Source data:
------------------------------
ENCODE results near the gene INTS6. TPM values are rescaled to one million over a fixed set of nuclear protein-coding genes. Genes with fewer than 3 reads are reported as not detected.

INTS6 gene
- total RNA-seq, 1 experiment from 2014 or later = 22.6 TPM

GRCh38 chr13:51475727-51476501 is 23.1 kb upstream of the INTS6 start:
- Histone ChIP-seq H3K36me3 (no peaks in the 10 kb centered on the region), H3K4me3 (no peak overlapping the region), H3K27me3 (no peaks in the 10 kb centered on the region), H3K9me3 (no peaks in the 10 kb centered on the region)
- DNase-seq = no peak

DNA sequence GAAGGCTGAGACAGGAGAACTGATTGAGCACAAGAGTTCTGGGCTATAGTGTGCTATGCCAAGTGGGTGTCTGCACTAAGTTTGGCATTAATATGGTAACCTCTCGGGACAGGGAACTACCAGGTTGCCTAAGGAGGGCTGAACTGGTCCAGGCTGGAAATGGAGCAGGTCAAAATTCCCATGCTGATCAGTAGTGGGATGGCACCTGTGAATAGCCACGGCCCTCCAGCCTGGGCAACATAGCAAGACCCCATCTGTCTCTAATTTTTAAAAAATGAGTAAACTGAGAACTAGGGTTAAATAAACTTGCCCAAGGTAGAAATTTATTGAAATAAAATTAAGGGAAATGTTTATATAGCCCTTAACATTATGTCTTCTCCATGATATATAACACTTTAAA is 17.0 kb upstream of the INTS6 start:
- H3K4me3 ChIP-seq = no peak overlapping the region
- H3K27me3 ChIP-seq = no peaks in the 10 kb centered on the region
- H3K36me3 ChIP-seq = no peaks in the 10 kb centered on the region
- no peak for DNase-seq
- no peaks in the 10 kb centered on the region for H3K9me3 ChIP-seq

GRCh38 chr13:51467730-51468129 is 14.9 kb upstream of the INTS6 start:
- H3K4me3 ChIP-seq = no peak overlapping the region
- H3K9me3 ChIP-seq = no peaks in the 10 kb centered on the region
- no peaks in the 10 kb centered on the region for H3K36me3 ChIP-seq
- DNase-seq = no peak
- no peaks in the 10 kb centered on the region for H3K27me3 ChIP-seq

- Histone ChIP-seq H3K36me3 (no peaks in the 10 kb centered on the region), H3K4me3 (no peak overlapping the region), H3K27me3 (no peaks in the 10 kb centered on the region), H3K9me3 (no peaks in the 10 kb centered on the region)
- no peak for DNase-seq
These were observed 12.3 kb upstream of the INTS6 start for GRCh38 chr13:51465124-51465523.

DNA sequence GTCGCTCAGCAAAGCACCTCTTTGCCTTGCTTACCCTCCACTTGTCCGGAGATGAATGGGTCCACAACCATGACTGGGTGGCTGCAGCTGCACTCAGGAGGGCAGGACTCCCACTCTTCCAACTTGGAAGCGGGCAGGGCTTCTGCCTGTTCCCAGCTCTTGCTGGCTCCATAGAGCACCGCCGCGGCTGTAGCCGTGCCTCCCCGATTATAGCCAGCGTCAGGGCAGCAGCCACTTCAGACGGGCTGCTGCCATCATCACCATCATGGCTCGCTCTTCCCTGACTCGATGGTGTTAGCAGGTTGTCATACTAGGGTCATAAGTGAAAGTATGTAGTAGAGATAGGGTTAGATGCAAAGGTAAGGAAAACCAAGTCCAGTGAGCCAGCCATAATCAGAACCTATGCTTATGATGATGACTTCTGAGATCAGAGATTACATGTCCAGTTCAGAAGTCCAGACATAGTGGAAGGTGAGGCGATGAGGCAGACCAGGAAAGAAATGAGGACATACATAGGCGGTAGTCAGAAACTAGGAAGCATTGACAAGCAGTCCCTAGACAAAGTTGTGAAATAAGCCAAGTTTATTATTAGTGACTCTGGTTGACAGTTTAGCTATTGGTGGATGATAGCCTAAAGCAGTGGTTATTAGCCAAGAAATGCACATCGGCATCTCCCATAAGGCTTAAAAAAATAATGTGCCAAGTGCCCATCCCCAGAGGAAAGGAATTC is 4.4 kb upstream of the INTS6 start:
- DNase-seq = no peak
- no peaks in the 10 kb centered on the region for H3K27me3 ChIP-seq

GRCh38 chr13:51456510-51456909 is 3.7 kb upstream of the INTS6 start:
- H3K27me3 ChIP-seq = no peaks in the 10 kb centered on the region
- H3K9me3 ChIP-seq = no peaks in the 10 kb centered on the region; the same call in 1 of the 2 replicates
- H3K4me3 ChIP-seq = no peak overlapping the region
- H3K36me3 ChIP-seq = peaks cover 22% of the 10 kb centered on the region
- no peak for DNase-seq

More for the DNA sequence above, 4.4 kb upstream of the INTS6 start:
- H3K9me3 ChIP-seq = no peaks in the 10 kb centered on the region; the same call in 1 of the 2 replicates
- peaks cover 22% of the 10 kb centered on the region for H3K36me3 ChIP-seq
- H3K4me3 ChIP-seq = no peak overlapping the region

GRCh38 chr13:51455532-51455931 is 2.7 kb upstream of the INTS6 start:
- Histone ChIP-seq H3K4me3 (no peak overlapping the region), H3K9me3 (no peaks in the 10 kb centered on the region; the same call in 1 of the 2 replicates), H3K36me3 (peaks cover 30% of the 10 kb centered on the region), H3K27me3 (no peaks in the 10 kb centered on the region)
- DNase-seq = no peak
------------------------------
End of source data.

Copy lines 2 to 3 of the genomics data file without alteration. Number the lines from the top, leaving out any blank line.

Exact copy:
INTS6 gene
- total RNA-seq, 1 experiment from 2014 or later = 22.6 TPM